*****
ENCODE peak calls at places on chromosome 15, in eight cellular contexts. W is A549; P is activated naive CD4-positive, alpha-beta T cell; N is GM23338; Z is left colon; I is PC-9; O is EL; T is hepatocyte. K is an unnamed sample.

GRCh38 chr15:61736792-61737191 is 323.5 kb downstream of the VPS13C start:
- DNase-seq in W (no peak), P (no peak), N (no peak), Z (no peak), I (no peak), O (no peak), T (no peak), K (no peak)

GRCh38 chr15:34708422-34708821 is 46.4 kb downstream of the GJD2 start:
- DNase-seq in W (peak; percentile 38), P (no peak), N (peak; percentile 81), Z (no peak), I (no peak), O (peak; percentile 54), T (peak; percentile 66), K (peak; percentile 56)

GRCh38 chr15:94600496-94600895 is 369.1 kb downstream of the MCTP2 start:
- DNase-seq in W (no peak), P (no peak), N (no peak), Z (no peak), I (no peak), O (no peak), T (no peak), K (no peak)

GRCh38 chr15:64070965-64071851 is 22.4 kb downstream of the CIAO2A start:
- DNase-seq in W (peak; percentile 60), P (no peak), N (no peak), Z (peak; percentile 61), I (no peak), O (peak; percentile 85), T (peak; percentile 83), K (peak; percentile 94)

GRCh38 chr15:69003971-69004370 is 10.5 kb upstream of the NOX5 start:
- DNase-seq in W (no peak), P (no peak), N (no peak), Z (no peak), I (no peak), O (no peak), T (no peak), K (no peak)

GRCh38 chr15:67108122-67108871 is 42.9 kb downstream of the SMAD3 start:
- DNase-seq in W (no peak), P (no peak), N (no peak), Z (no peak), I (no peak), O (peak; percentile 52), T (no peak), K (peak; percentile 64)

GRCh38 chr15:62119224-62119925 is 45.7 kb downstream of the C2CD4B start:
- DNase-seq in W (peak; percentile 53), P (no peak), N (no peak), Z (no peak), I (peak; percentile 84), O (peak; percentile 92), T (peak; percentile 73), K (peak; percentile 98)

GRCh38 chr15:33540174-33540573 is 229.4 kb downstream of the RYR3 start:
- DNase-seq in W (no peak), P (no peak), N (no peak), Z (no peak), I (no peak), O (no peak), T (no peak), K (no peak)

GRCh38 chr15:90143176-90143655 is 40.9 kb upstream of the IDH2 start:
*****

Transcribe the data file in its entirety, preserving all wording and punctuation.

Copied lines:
ENCODE peak calls at places on chromosome 15, in eight cellular contexts. W is A549; P is activated naive CD4-positive, alpha-beta T cell; N is GM23338; Z is left colon; I is PC-9; O is EL; T is hepatocyte. K is an unnamed sample.

GRCh38 chr15:61736792-61737191 is 323.5 kb downstream of the VPS13C start:
- DNase-seq in W (no peak), P (no peak), N (no peak), Z (no peak), I (no peak), O (no peak), T (no peak), K (no peak)

GRCh38 chr15:34708422-34708821 is 46.4 kb downstream of the GJD2 start:
- DNase-seq in W (peak; percentile 38), P (no peak), N (peak; percentile 81), Z (no peak), I (no peak), O (peak; percentile 54), T (peak; percentile 66), K (peak; percentile 56)

GRCh38 chr15:94600496-94600895 is 369.1 kb downstream of the MCTP2 start:
- DNase-seq in W (no peak), P (no peak), N (no peak), Z (no peak), I (no peak), O (no peak), T (no peak), K (no peak)

GRCh38 chr15:64070965-64071851 is 22.4 kb downstream of the CIAO2A start:
- DNase-seq in W (peak; percentile 60), P (no peak), N (no peak), Z (peak; percentile 61), I (no peak), O (peak; percentile 85), T (peak; percentile 83), K (peak; percentile 94)

GRCh38 chr15:69003971-69004370 is 10.5 kb upstream of the NOX5 start:
- DNase-seq in W (no peak), P (no peak), N (no peak), Z (no peak), I (no peak), O (no peak), T (no peak), K (no peak)

GRCh38 chr15:67108122-67108871 is 42.9 kb downstream of the SMAD3 start:
- DNase-seq in W (no peak), P (no peak), N (no peak), Z (no peak), I (no peak), O (peak; percentile 52), T (no peak), K (peak; percentile 64)

GRCh38 chr15:62119224-62119925 is 45.7 kb downstream of the C2CD4B start:
- DNase-seq in W (peak; percentile 53), P (no peak), N (no peak), Z (no peak), I (peak; percentile 84), O (peak; percentile 92), T (peak; percentile 73), K (peak; percentile 98)

GRCh38 chr15:33540174-33540573 is 229.4 kb downstream of the RYR3 start:
- DNase-seq in W (no peak), P (no peak), N (no peak), Z (no peak), I (no peak), O (no peak), T (no peak), K (no peak)

GRCh38 chr15:90143176-90143655 is 40.9 kb upstream of the IDH2 start: